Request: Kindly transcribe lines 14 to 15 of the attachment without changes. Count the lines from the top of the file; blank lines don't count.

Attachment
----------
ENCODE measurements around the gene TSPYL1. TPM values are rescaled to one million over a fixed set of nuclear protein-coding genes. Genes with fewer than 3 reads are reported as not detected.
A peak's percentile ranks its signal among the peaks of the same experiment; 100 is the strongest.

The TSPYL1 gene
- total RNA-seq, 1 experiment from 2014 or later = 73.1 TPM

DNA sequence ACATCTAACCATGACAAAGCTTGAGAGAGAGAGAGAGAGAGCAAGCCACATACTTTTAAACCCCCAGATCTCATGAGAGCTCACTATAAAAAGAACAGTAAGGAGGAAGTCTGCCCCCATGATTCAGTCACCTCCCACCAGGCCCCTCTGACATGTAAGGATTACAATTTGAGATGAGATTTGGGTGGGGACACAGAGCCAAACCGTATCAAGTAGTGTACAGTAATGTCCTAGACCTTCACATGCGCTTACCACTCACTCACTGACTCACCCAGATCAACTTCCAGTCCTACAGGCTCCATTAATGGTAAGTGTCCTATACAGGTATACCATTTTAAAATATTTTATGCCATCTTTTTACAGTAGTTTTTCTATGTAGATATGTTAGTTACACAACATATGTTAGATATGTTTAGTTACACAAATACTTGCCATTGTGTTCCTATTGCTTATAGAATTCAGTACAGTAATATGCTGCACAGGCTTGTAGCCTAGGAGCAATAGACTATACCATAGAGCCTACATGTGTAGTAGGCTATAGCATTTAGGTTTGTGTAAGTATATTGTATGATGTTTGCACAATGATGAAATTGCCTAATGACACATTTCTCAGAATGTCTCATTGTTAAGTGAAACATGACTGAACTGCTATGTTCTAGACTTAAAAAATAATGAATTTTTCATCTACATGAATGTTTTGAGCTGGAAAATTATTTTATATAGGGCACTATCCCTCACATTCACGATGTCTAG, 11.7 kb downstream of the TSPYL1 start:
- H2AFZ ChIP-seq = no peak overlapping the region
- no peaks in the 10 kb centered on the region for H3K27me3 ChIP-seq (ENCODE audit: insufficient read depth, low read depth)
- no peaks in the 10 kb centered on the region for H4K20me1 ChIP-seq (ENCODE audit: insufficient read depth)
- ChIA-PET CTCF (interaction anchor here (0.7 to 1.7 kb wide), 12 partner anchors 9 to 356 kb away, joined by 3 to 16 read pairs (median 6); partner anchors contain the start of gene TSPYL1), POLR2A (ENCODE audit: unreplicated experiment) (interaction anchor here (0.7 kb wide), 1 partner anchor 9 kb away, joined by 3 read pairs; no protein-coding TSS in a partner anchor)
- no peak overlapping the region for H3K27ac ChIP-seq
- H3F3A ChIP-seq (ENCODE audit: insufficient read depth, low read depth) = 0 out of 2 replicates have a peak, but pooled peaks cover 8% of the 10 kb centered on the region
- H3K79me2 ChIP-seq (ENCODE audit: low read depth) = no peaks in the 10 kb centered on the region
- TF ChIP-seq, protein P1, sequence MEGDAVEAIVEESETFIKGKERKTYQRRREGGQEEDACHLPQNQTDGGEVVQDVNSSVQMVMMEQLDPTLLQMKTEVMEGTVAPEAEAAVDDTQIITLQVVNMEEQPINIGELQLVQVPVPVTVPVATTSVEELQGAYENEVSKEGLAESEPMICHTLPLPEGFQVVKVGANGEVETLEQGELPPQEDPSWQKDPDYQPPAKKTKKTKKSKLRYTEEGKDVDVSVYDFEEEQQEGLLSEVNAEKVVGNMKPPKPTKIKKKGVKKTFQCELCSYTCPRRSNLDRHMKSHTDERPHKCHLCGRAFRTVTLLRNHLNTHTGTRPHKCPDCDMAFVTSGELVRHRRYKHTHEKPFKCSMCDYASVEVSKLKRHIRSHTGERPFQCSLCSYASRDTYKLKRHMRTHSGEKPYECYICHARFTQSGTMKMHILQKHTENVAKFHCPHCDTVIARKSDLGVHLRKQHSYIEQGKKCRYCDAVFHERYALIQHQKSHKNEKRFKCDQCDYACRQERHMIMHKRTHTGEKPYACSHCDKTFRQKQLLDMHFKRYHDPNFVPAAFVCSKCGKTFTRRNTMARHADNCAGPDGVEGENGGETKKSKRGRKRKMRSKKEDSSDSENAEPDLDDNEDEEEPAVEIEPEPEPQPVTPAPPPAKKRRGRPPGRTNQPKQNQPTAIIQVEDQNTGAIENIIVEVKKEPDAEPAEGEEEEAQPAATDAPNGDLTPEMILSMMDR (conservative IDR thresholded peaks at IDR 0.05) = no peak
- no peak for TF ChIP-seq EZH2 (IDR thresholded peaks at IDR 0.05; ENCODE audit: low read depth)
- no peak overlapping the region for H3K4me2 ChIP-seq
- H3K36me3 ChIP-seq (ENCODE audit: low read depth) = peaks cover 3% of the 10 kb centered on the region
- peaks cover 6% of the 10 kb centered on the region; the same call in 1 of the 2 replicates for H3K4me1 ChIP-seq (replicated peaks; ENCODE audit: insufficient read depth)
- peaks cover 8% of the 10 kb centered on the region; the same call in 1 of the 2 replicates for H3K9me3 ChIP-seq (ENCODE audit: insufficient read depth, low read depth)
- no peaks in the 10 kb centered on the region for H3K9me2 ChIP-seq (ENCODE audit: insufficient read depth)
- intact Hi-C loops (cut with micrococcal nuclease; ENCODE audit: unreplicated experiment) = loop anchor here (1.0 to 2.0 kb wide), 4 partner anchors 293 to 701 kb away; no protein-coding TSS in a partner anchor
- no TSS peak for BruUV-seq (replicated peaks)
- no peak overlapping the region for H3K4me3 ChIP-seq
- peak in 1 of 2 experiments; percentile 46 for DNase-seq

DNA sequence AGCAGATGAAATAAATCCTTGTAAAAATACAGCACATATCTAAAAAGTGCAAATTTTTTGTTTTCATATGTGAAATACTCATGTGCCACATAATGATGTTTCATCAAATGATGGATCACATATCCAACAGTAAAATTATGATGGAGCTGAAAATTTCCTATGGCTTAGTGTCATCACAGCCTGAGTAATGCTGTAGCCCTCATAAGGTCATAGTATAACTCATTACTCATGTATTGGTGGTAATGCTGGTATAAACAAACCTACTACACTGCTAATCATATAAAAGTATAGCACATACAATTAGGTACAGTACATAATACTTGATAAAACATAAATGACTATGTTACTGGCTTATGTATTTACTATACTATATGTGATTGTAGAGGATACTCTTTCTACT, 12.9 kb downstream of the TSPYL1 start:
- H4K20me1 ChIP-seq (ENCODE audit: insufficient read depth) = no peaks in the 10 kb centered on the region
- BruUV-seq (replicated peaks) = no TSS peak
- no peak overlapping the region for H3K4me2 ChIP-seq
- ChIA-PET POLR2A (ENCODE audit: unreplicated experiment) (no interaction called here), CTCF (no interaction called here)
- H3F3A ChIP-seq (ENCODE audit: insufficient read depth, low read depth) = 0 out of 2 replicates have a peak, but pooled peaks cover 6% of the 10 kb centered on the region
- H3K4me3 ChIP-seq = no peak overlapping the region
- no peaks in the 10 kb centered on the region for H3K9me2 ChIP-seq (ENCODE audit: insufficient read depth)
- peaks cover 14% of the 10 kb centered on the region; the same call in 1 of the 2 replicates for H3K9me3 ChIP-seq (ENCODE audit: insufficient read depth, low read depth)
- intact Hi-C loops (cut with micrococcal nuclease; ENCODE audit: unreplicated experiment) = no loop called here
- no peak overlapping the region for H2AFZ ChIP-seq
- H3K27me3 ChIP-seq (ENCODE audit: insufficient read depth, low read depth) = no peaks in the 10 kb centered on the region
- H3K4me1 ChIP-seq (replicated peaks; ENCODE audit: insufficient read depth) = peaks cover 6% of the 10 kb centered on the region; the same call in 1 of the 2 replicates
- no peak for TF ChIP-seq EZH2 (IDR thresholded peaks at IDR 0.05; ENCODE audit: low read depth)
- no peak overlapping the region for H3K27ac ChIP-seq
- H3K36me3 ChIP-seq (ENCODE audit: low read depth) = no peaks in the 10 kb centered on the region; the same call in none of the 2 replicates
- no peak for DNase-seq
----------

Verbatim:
- no peak for TF ChIP-seq EZH2 (IDR thresholded peaks at IDR 0.05; ENCODE audit: low read depth)
- no peak overlapping the region for H3K4me2 ChIP-seq